Use loop to generate section of text in rmarkdown

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I need to produce a report that is composed of several sections, all sections look similar, with only some differences in data. The number of sections is also dependent on the data. What I ultimately want to have is something like this:

  section_names = c("A","B","C")
  section_data = c(13,14,16)

# some looping mechanism here with variable i

This is section `r section_names[i]`

This section's data is `r section_data[i]`

#more things go here for the section

#end of loop should go here

The result should be a single html/document with all the sections one after the other.

Can you point me to a way for producing such an Rmd file with the loop?

Ideally I would have hoped to see something like in PHP:

<$php for(i=0;i<10;i++) { ?>
   ## some html template + code chunks here
<$php } ?>

r - Use loop to generate section of text in rmarkdown, This question is similar to that one, although it is LateX/RNW based. Besides, this answer demonstrates how to generate a rmarkdown document dynamically. Outputting HTML or PDF results in a loop with R, RMarkdown and Knitr. Feb 7, 2016 Tags: R research statistics reporting RMarkdown Knitr. Recently I have been analyzing a large amount of data with R. A great tool to do this is Rstudio. It is an IDE for R that makes it easy to write your R code, explore the data and show the graphs.

Just sharing the approach I've used eventually.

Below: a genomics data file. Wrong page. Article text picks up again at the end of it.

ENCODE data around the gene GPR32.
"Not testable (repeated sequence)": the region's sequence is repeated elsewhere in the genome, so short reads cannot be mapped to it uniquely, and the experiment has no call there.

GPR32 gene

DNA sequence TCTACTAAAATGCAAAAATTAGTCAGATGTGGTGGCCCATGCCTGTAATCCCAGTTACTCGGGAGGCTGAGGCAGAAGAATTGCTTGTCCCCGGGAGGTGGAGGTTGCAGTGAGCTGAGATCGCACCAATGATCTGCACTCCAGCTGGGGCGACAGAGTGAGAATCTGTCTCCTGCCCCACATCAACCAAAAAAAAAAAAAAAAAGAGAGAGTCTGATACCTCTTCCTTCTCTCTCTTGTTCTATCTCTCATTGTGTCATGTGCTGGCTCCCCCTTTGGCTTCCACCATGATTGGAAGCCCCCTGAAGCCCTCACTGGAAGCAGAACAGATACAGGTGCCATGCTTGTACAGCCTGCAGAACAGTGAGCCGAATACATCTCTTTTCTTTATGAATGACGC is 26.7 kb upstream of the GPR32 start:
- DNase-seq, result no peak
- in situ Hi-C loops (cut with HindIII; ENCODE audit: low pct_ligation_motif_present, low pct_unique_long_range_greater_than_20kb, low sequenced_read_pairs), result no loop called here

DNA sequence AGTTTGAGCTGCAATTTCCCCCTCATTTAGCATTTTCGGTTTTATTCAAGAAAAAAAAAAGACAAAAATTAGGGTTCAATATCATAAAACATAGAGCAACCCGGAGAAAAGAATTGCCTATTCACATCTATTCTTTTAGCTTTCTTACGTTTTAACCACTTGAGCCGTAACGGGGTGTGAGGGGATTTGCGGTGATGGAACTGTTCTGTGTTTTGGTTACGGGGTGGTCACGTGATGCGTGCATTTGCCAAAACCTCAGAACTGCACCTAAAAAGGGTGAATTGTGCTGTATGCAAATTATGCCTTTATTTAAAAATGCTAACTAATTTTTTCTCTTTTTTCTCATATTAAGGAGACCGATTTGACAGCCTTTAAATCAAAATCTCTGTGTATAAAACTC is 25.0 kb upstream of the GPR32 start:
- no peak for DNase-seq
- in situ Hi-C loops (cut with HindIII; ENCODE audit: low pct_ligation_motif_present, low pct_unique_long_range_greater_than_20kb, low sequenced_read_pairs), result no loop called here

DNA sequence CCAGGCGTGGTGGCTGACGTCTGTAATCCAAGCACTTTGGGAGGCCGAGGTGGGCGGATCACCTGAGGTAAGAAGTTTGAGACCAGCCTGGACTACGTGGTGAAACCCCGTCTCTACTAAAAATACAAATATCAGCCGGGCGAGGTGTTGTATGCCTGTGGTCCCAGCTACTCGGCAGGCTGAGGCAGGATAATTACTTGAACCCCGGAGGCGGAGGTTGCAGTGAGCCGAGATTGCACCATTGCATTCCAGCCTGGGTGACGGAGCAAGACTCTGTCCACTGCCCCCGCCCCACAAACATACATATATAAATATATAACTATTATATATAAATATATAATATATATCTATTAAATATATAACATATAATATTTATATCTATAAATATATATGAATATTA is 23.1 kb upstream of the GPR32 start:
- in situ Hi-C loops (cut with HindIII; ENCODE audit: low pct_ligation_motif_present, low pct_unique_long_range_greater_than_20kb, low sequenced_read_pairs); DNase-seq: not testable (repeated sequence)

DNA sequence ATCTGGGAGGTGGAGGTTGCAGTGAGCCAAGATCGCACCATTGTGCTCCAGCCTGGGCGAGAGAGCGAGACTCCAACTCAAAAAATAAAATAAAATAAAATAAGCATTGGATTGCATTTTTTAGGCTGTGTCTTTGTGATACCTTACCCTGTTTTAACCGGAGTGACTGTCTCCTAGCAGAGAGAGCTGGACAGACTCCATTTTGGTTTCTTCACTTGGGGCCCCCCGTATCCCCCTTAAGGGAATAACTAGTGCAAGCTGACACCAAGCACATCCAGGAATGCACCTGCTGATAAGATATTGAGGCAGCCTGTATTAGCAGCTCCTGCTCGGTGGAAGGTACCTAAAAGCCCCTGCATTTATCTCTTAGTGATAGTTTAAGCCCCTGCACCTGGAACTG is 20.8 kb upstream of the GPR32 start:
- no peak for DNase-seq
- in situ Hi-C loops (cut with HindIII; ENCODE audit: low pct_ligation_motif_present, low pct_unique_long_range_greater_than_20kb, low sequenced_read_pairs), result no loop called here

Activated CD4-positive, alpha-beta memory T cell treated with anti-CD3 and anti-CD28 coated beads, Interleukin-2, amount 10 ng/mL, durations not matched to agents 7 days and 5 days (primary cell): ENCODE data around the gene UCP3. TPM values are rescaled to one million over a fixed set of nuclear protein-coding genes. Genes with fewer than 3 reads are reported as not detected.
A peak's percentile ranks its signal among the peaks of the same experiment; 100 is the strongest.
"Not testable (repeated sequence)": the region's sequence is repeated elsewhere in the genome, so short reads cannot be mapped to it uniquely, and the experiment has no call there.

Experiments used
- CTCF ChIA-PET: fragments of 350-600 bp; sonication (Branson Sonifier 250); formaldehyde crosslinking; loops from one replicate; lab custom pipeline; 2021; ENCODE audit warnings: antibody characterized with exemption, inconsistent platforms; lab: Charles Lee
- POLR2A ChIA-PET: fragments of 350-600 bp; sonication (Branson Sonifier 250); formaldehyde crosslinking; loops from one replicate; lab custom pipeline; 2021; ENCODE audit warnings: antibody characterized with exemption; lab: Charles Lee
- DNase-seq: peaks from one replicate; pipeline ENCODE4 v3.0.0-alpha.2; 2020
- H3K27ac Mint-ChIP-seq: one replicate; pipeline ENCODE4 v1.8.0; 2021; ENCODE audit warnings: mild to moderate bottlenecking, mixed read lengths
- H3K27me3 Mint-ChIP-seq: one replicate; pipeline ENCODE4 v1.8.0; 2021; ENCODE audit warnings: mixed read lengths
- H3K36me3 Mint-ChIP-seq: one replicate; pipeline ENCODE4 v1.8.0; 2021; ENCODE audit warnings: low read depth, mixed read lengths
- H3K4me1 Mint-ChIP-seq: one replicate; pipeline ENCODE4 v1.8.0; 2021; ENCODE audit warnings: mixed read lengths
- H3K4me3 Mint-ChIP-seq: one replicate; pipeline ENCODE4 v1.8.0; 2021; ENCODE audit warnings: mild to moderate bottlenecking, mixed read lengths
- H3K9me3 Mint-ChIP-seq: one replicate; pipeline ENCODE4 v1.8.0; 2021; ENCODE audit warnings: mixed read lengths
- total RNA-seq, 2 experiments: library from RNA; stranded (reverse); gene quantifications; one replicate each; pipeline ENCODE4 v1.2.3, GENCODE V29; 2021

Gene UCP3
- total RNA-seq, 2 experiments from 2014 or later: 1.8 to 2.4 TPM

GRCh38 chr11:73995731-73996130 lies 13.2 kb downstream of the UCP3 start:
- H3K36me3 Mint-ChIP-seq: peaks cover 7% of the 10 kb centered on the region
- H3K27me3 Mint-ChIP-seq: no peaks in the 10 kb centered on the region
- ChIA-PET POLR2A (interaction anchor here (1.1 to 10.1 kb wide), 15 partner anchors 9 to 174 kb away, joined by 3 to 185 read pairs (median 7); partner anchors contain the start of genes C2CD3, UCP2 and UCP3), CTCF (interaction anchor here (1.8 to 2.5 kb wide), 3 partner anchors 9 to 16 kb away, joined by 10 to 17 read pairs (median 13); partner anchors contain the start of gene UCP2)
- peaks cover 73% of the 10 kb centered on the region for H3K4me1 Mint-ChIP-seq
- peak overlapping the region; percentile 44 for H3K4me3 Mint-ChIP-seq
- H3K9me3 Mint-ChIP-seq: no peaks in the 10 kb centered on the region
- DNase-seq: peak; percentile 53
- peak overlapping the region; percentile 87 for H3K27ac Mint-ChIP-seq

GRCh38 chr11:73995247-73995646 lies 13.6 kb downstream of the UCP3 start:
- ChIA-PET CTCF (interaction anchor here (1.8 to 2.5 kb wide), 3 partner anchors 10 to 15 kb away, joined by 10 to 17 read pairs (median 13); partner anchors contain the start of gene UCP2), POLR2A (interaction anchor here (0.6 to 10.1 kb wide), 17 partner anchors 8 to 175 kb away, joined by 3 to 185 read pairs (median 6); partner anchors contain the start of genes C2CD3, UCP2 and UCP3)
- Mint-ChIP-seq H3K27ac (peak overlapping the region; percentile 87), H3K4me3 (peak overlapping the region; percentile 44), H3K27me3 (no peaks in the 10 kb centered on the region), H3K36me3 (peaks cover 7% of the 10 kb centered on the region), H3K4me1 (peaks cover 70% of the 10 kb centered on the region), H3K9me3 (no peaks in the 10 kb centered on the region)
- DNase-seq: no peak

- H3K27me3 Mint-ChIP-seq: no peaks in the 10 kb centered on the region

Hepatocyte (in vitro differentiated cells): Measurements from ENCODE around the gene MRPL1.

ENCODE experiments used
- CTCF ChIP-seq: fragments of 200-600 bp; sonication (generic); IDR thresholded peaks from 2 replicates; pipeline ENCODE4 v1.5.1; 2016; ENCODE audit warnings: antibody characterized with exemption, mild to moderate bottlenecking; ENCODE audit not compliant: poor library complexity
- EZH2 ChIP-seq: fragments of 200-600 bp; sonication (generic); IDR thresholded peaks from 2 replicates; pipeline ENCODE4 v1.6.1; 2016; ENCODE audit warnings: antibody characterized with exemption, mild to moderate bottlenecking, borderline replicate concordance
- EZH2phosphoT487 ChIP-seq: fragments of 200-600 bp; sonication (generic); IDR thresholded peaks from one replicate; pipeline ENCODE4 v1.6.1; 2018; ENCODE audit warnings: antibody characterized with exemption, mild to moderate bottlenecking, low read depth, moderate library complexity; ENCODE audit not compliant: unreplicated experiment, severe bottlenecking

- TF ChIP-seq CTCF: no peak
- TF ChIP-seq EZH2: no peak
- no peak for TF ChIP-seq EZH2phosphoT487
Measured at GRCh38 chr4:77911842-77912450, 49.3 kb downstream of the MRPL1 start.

I wrote a markdown file for the section. prepared the data for each section in the master document, and looped over all the sections I needed, each time calling to knit_child() with the section Rmd.

How to programmatically create parts of a Rmd document (chunks , This is possible using result = "asis" as it allow to write raw Markdown text from .com/questions/36674824/use-loop-to-generate-section-of-text-in-rmarkdown  Consider the situation where I want to create a PDF file that includes a multitude of similar plots. To get multiple plots side by side I use par (mfrow = c (3, 2)). In the minimal example below the number of plots is 18, so given the specified layout R supposedly creates three high-level plots.

I know this is late, but I used this in my code to make numbered sections and it works a treat.

for (k in 1:length(listcsv)){ #Begin Loop at pdf file one and continue until all have been completed
subsection <- paste("5", k, sep = ".")}

this uses the loop number (k) to create the subsection number and then paste it against the section number. This happens to be in section 5, but you could use the same principle to make sections and subsections ad infinitum.

R Markdown, R Markdown - create "loop" slides based on data frame values I want to create a slide for each row of the data frame in the style of: like a loop but I'm not familiar with how they work to generate text in R Markdown. Using two files (an r script and an rmarkdown script) we can create a series of reports. The following example creates five reports using the first five rows of the mtcars data. The rmarkdown file is called by the rscript one time for each unique car name in the subset of the mtcars data.

R Markdown Cookbook, Examples, tips, and tricks of using R Markdown. The cat engine in knitr has provided a way for you to present text content in a code As shown in Section 6.4, you can embed a css code chunk in an Rmd document to style elements with CSS. This example below shows how to generate a file custom.css from a chunk in  The rmarkdown package will use the pandoc program to transform the file into a new format. For example, you can convert your .Rmd file into an HTML, PDF, or Microsoft Word file. You can even turn the file into an HTML5 or PDF slideshow. rmarkdown will preserve the text, code results, and formatting contained in your original .Rmd file.